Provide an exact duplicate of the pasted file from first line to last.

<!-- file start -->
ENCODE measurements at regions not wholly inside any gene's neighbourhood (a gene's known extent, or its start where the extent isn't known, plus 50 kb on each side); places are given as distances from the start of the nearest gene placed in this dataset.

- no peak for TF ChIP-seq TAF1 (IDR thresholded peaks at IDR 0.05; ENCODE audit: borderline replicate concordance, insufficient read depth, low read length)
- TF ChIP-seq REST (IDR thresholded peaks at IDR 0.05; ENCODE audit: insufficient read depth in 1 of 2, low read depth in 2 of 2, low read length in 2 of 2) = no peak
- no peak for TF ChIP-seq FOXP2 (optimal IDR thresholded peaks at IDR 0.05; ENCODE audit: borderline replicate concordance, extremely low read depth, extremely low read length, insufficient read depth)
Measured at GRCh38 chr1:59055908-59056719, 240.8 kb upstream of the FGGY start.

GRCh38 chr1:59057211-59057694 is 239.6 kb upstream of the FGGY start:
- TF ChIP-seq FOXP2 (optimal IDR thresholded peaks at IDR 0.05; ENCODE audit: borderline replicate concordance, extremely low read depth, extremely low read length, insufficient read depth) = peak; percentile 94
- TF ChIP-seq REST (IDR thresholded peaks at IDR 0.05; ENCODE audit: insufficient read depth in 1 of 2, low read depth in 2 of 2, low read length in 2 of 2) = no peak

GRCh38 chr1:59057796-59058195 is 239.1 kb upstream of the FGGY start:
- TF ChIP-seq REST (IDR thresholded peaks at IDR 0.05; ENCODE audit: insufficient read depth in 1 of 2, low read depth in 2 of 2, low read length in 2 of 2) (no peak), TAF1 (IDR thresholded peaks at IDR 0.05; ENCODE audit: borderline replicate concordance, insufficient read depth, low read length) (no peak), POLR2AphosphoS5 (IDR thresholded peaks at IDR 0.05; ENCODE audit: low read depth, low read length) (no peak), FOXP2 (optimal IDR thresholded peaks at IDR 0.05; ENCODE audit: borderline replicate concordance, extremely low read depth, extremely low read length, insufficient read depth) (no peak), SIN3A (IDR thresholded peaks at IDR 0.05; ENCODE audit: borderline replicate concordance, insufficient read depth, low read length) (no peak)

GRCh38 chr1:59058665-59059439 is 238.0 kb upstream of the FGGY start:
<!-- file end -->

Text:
ENCODE measurements at regions not wholly inside any gene's neighbourhood (a gene's known extent, or its start where the extent isn't known, plus 50 kb on each side); places are given as distances from the start of the nearest gene placed in this dataset.

- no peak for TF ChIP-seq TAF1 (IDR thresholded peaks at IDR 0.05; ENCODE audit: borderline replicate concordance, insufficient read depth, low read length)
- TF ChIP-seq REST (IDR thresholded peaks at IDR 0.05; ENCODE audit: insufficient read depth in 1 of 2, low read depth in 2 of 2, low read length in 2 of 2) = no peak
- no peak for TF ChIP-seq FOXP2 (optimal IDR thresholded peaks at IDR 0.05; ENCODE audit: borderline replicate concordance, extremely low read depth, extremely low read length, insufficient read depth)
Measured at GRCh38 chr1:59055908-59056719, 240.8 kb upstream of the FGGY start.

GRCh38 chr1:59057211-59057694 is 239.6 kb upstream of the FGGY start:
- TF ChIP-seq FOXP2 (optimal IDR thresholded peaks at IDR 0.05; ENCODE audit: borderline replicate concordance, extremely low read depth, extremely low read length, insufficient read depth) = peak; percentile 94
- TF ChIP-seq REST (IDR thresholded peaks at IDR 0.05; ENCODE audit: insufficient read depth in 1 of 2, low read depth in 2 of 2, low read length in 2 of 2) = no peak

GRCh38 chr1:59057796-59058195 is 239.1 kb upstream of the FGGY start:
- TF ChIP-seq REST (IDR thresholded peaks at IDR 0.05; ENCODE audit: insufficient read depth in 1 of 2, low read depth in 2 of 2, low read length in 2 of 2) (no peak), TAF1 (IDR thresholded peaks at IDR 0.05; ENCODE audit: borderline replicate concordance, insufficient read depth, low read length) (no peak), POLR2AphosphoS5 (IDR thresholded peaks at IDR 0.05; ENCODE audit: low read depth, low read length) (no peak), FOXP2 (optimal IDR thresholded peaks at IDR 0.05; ENCODE audit: borderline replicate concordance, extremely low read depth, extremely low read length, insufficient read depth) (no peak), SIN3A (IDR thresholded peaks at IDR 0.05; ENCODE audit: borderline replicate concordance, insufficient read depth, low read length) (no peak)

GRCh38 chr1:59058665-59059439 is 238.0 kb upstream of the FGGY start: